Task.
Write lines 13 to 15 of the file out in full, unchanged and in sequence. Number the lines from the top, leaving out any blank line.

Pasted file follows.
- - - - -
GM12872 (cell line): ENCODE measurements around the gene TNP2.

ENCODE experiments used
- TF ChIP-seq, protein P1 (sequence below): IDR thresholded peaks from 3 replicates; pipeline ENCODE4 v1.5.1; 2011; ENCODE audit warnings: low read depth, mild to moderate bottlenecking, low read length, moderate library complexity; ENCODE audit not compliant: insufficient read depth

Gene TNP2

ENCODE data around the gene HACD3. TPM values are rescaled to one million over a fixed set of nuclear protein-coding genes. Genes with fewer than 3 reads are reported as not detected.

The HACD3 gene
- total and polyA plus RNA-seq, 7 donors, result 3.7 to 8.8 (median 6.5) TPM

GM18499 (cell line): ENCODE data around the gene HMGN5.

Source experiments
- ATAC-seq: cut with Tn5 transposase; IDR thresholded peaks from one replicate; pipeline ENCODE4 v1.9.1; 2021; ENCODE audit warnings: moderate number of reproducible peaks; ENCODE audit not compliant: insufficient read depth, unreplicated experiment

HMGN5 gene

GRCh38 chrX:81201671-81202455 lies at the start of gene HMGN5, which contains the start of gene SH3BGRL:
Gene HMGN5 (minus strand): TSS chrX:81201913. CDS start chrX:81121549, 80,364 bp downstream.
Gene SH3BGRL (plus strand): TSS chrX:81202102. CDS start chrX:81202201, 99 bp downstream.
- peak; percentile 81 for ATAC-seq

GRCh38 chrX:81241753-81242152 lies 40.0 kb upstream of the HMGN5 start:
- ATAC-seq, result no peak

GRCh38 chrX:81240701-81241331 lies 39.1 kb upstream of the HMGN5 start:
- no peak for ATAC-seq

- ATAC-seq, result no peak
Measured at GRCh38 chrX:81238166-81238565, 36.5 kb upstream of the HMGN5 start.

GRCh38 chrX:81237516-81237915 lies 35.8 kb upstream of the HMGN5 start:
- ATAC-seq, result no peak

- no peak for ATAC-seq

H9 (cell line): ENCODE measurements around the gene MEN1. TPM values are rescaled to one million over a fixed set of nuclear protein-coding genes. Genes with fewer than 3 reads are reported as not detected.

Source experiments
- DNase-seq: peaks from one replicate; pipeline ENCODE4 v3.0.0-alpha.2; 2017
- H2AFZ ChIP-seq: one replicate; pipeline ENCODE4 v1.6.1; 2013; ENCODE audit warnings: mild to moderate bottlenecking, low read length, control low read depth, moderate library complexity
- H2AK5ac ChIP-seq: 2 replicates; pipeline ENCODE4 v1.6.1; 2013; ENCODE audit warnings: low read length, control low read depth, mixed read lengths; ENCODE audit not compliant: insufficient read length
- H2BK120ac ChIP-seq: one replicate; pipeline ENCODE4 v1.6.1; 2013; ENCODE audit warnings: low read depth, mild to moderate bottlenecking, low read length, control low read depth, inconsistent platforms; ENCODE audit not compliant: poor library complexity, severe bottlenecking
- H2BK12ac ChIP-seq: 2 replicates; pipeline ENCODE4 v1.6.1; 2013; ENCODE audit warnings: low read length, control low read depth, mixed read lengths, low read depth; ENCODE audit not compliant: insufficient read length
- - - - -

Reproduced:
Gene HMGN5 (minus strand): TSS chrX:81201913. CDS start chrX:81121549, 80,364 bp downstream.
Gene SH3BGRL (plus strand): TSS chrX:81202102. CDS start chrX:81202201, 99 bp downstream.
- peak; percentile 81 for ATAC-seq